Unicode’s sad lack of intellectual smileys
Recently amused by the “WTF”-punctuation mark in Unicode (“Interrobang”, U+203D), a quest for exotic punctuation marks on Google led me to some even cooler ones: Henry Denham’s rhetorical question mark, Marcel Bernhardt’s later use of the same symbol as the Irony Point (a reversed question mark) and Hervé Bazin’s doubt point (), certitude point (), acclamation point (),authority point (), indignation point () and love point (). Even though the latter are from 1966, they demonstrate that smileys were needed long before teenagers got access to emails; The rhetorical question mark is from the 1580s and the Irony Point from the late 19th century. Sadly, none of these great symbols have codepoints in Unicode (maybe to leave room for “Snowman” U+3020 and “Postal mark face” U+2368). As a matter of fact, there is a codepoint for a reversed question mark, but thats not the Irony Point. That’s an “Arabic Question Mark” (U+061F).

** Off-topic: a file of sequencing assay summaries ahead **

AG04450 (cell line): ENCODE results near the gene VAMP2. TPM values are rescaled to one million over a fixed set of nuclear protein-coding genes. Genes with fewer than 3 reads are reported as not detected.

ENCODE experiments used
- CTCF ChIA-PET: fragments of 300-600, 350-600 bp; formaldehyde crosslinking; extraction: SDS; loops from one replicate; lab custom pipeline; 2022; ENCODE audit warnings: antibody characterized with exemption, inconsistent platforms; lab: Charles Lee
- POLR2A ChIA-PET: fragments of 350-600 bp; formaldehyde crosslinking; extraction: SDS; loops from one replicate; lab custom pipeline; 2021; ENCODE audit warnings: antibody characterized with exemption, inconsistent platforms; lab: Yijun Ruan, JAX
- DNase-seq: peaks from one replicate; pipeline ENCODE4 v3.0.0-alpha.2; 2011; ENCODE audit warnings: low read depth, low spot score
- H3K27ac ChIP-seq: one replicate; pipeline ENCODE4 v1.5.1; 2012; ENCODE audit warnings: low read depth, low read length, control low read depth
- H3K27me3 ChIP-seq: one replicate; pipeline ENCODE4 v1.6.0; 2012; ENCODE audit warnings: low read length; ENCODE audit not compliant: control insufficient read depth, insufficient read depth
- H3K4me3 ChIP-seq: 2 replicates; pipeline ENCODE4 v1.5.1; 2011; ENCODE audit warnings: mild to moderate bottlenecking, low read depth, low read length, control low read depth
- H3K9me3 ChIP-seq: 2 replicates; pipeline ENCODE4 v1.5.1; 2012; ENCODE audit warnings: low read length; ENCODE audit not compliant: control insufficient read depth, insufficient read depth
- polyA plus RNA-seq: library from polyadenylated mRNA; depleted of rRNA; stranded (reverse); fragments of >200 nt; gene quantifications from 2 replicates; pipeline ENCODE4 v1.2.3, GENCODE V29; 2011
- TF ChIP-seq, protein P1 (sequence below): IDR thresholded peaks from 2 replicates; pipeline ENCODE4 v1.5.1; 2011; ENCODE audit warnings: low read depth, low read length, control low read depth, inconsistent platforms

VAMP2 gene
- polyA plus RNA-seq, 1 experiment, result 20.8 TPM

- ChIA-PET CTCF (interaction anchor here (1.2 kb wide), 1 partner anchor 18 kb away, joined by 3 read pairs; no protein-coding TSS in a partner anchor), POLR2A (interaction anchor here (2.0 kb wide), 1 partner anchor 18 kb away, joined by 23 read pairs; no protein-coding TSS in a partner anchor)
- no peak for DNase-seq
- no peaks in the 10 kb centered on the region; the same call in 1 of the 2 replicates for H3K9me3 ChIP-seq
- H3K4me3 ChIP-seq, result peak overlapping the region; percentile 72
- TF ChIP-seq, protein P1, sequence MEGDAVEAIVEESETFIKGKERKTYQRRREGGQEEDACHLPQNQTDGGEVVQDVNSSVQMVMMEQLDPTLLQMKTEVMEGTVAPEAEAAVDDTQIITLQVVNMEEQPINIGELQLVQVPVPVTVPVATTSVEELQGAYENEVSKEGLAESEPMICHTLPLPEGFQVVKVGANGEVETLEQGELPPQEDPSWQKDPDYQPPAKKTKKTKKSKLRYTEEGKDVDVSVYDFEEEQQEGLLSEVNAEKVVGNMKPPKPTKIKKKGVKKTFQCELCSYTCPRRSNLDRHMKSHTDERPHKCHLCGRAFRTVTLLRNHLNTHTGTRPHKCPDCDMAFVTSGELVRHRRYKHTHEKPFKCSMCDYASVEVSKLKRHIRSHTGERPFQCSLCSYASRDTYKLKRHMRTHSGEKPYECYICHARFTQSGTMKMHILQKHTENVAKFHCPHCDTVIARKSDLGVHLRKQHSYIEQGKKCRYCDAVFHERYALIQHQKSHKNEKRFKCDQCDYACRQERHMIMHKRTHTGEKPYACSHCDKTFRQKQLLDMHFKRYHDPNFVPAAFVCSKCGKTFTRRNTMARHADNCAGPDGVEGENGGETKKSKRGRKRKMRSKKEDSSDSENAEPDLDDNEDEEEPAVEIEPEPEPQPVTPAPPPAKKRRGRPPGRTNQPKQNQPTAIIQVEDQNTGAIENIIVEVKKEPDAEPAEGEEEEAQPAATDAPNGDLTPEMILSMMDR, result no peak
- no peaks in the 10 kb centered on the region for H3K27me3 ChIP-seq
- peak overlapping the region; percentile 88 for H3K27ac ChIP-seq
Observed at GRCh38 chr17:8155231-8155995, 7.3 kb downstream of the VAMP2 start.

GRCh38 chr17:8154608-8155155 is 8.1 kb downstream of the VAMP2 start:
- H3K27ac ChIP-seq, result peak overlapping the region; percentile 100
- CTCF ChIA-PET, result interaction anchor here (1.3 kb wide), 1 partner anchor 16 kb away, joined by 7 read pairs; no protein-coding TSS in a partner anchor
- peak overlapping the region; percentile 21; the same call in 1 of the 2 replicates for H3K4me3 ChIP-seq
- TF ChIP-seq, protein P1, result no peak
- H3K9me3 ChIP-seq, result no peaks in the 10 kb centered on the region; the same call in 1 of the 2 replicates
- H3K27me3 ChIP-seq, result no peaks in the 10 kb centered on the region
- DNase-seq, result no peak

As I see it, the punctuation marks could have made the world a better place in at least two important ways:
- Intellectuals would have had smileys they could use without demeaning themselves (the originators of the marks mentioned were an outstanding English printer and two French poets)
- Lojban would probably never have been invented (a ghastly artificial language with constructs to signify, among other things, sarcasm and irony)
So, Unicode Consortium, what were you guys thinking.
There is one good thing about the lacking Unicode codepoints, though… This in-joke for a t-shirt: